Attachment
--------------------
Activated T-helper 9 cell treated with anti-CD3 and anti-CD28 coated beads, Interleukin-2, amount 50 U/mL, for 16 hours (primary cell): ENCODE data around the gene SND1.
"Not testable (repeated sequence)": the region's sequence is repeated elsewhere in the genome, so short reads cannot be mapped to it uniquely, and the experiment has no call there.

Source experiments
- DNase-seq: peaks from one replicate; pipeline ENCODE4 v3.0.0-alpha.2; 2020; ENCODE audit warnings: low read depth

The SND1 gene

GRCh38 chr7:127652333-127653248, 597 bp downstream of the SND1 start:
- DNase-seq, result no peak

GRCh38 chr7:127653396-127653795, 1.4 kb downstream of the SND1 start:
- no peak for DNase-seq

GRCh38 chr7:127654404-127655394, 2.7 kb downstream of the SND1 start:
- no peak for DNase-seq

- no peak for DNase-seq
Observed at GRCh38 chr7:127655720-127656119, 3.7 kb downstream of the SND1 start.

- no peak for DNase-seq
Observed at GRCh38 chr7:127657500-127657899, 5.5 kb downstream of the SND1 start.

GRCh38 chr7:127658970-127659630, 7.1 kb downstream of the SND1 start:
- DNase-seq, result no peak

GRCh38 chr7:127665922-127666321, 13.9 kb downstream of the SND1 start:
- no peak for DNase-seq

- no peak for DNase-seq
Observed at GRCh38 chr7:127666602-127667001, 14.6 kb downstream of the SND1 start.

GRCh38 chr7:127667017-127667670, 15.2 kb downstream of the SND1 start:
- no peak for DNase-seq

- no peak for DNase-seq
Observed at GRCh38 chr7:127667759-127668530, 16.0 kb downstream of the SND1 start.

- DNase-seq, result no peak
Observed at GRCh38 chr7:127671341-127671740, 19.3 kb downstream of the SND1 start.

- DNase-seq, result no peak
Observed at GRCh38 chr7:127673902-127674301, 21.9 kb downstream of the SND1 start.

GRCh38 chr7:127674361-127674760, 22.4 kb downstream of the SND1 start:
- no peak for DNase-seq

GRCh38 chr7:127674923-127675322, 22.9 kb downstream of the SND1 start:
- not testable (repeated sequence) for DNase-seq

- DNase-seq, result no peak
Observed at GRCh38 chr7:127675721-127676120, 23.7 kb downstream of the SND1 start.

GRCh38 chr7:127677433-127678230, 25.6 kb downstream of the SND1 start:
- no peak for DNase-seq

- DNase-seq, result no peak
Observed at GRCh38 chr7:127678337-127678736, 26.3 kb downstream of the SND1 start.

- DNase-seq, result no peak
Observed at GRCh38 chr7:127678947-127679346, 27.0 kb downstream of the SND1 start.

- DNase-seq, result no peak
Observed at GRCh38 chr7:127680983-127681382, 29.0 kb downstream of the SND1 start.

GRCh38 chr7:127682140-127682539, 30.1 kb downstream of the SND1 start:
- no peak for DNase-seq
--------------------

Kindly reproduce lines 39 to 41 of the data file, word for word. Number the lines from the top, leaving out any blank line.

Observed at GRCh38 chr7:127678337-127678736, 26.3 kb downstream of the SND1 start.

- DNase-seq, result no peak
Observed at GRCh38 chr7:127678947-127679346, 27.0 kb downstream of the SND1 start.